Here’s something which you have probably seen (or heard) a million or so times, and yet in a manner that was completely out of context:
That was of course Franklin Delano Roosevelt (who is still tied with LBJ as our greatest President) at his first inaugural speech. The line, “nothing to fear but fear itself”, has since taken a life of its own. The speech and the quote were part of the newly elected President’s plan to address the myriad of problems facing the country after the 1929 stock market crash and resulting depression. Sadly in modern times this concept of being “free from fear” has been misappropriated into referencing FDR’s leadership during WWII. As we enter a new year it is important that we look back on the lessons of the 1930′s for several reasons, but specifically this idea that our government’s economic and social priorities must be designed to eliminate “fear” needs to enter the forefront of our minds once again.
Over the holidays I found myself frequently engrossed in the same conversation with friends and family concerning why the Republican Party continually convinces people to vote against their own economic and social interests in order to benefit the wealthiest 1%. The simple answer is that those in the right wing have successfully marketed fear, in its rawest and nastiest form (see also “welfare queens” and “moochers”), towards populations of older white people who are likely to maintain a strong GOP presence in state and federal legislative bodies. The genius behind this marketing is something that the Democrats have emulated on certain baseline issues, but sadly the leadership in both parties have recognized the power behind this strategy and have each chosen to use it in a way to further strengthen class divisions and income inequality. The result of this cynical form of governance is the kabuki idiocy that we see today, when our congress is being unfavorably compared to the worst examples of reality TV.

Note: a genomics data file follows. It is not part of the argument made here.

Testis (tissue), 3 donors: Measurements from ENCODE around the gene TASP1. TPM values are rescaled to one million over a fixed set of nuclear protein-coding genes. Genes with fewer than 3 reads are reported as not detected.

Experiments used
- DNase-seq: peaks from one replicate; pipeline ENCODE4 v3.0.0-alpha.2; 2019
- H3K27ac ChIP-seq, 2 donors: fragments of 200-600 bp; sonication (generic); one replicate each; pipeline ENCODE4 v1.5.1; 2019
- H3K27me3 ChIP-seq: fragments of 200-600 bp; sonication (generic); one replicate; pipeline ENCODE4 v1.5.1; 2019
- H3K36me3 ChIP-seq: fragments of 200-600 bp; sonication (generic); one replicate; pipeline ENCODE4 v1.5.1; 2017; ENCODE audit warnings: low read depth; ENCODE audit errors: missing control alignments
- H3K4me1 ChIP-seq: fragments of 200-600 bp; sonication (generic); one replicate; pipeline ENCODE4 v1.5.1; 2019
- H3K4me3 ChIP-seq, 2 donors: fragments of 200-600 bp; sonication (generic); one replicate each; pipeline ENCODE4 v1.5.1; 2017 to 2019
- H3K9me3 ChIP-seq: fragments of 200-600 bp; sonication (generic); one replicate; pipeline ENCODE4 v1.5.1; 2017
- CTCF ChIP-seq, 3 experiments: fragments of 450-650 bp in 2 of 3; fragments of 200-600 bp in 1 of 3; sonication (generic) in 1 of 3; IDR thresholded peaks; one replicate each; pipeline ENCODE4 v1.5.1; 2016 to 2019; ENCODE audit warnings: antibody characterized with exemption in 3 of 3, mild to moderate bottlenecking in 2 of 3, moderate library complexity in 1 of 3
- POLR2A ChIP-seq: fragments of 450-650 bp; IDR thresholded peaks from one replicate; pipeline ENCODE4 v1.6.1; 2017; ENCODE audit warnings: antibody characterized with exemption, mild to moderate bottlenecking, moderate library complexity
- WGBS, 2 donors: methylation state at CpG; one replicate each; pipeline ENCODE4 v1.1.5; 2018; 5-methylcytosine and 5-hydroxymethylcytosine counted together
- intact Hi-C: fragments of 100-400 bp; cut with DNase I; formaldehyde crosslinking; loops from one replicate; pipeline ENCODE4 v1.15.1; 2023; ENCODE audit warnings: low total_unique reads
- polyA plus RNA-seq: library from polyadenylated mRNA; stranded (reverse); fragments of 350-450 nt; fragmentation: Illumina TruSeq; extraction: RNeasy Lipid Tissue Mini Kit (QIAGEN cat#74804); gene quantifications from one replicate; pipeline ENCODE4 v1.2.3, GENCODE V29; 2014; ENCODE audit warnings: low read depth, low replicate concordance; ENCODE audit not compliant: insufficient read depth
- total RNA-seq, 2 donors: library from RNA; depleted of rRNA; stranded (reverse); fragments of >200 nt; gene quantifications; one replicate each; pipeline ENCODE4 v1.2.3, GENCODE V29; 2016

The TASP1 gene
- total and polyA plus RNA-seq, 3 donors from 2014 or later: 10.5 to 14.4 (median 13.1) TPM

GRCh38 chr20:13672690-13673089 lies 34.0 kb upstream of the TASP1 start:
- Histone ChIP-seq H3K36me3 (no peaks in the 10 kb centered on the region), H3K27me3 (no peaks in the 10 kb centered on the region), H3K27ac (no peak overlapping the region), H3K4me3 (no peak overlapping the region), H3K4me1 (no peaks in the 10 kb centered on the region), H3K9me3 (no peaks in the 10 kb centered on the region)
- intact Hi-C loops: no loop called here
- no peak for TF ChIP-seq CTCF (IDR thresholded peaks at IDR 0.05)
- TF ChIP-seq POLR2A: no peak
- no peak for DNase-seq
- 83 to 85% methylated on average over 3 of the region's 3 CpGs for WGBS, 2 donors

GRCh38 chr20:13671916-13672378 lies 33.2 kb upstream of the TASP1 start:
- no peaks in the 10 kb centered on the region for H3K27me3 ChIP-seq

It’s a crazy time to live in a period where reasonable, evidenced-based arguments concerning the defense of redistributive economic policies are tarred with the slur of “communism”, while the opposition goes unchallenged while spouting screeds that are blatant defenses of Social Darwinism. It is not enough to debase the welfare state as a “failure” (while providing no evidence to support this assertion), instead the “very serious” economists and their associated politicians are going after the entire idea of social insurance and progressive taxation. All the while the dim witted press corps who supposedly acts as a safeguard against those who would intentionally lie to the American public is fixated on whether John Boehner told Harry Reid to go fuck himself.